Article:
The Historian meets The Da Vinci Code in this exhilarating supernatural thriller set in Rome, where rival groups are searching for a document that holds a secret that could shatter the Catholic Church.

This document, dear friend, will shatter the Church…..

Reading these words in a letter in a dusty archive, Thomas Kelly is skeptical. The papers to which they refer have vanished, but Father Kelly, a Jesuit priest, doubts that anything could ever have had that power—until the Vatican suddenly calls him to Rome to begin a desperate search for that very document.

Meanwhile, standing before a council of her people, Livia Pietro receives instructions: she must find a Jesuit priest who has recently arrived in Rome and join his search for a document that contains a secret so shocking it has the power to destroy not only the Catholic Church, but Livia’s people as well.

As cryptic messages from the past throw Thomas and Livia into a treacherous world of art, religion, and conspiracy, they are pursued by those who would cross any line to obtain the document for themselves. Thomas and Livia must race to stop the chaos and destruction that the revelation of these secrets would create. Livia, though, has a secret of her own: She and her people are vampires.

In a sprawling tapestry that combines the religious intrigue of Dan Brown with the otherworldly terror of Stephenie Meyer, Blood of the Lamb is an unforgettable journey into an unthinkable past.

Vicious by V.E. Schwab

A masterful tale of ambition, jealousy, desire, and superpowers.

Victor and Eli started out as college roommates—brilliant, arrogant, lonely boys who recognized the same sharpness and ambition in each other. In their senior year, a shared research interest in adrenaline, near-death experiences, and seemingly supernatural events reveals an intriguing possibility: that under the right conditions, someone could develop extraordinary abilities. But when their thesis moves from the academic to the experimental, things go horribly wrong.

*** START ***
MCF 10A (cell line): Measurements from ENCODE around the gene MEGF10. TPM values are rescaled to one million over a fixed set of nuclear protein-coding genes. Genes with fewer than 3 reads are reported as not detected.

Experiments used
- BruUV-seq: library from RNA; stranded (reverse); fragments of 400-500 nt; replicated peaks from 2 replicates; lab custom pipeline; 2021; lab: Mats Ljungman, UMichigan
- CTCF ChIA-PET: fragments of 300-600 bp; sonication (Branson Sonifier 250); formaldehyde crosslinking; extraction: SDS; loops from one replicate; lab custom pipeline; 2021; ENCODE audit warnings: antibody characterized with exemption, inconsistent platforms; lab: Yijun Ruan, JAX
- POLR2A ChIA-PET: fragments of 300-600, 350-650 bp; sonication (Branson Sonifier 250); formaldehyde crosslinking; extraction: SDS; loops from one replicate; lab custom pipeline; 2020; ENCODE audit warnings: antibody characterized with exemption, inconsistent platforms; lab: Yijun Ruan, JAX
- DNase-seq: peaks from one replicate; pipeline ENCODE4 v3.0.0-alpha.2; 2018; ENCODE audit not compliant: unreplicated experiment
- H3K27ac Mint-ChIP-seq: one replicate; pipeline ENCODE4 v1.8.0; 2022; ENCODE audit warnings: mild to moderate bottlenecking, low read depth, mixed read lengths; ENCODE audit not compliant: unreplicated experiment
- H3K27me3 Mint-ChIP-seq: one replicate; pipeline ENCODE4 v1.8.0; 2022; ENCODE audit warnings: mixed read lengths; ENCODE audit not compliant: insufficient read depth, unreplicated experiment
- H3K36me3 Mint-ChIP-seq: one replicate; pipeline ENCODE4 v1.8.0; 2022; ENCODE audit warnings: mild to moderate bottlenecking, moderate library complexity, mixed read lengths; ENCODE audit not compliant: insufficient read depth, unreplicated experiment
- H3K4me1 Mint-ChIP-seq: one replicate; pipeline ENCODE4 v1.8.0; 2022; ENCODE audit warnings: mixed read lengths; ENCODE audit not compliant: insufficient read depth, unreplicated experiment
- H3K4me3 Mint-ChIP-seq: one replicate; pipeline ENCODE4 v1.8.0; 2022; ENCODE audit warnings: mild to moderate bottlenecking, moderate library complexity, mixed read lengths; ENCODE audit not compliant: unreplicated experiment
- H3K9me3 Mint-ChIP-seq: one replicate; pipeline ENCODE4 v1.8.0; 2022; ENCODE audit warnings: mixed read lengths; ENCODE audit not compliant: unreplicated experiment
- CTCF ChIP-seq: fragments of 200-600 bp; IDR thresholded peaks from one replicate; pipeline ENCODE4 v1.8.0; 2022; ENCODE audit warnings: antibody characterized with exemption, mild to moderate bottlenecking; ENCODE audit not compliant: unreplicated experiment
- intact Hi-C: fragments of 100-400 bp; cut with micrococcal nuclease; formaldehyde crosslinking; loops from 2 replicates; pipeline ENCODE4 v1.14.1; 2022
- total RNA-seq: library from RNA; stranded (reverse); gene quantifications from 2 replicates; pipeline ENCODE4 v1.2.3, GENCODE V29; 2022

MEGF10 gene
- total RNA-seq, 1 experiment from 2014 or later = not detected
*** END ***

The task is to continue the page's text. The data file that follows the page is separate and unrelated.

Ten years later, Victor breaks out of prison, determined to catch up to his old friend (now foe), aided by a young girl whose reserved nature obscures a stunning ability. Meanwhile, Eli is on a mission to eradicate every other super-powered person that he can find—aside from his sidekick, an enigmatic woman with an unbreakable will. Armed with terrible power on both sides, driven by the memory of betrayal and loss, the archnemeses have set a course for revenge—but who will be left alive at the end?

In Vicious, V. E. Schwab brings to life a gritty comic-book-style world in vivid prose: a world where gaining superpowers doesn’t automatically lead to heroism, and a time when allegiances are called into question.

The World of the End by Ofir Touche Gafla

As an epilogist, Ben Mendelssohn appreciates an unexpected ending. But when that denouement is the untimely demise of his beloved wife, Ben is incapable of coping. Marian was more than his life partner; she was the fiber that held together all that he is. And Ben is willing to do anything, even enter the unknown beyond, if it means a chance to be with her again.

One bullet to the brain later, Ben is in the Other World, where he discovers a vast and curiously secular existence utterly unlike anything he could have imagined: a realm of sprawling cities where the deceased of every age live an eternal second life, and where forests of family trees are tended by mysterious humans who never lived in the previous world. But Ben cannot find Marian.

Desperate for a reunion, he enlists an unconventional afterlife investigator to track her down, little knowing that his search is entangled in events that continue to unfold in the world of the living. It is a search that confronts Ben with one heart-rending shock after another; with the best and worst of human nature; with the resilience and fragility of love; and with truths that will haunt him through eternity.

Fiendish Schemes by K.W. Jeter

In 1986 K. W. Jeter coined the term "steampunk," applying it to his first Victorian-era science fiction alternate-history adventure. At last he has returned with Fiendish Schemes, a tale of George Dower, son of the inventor of Infernal Devices, who has been in new self-imposed exile…accumulating debts.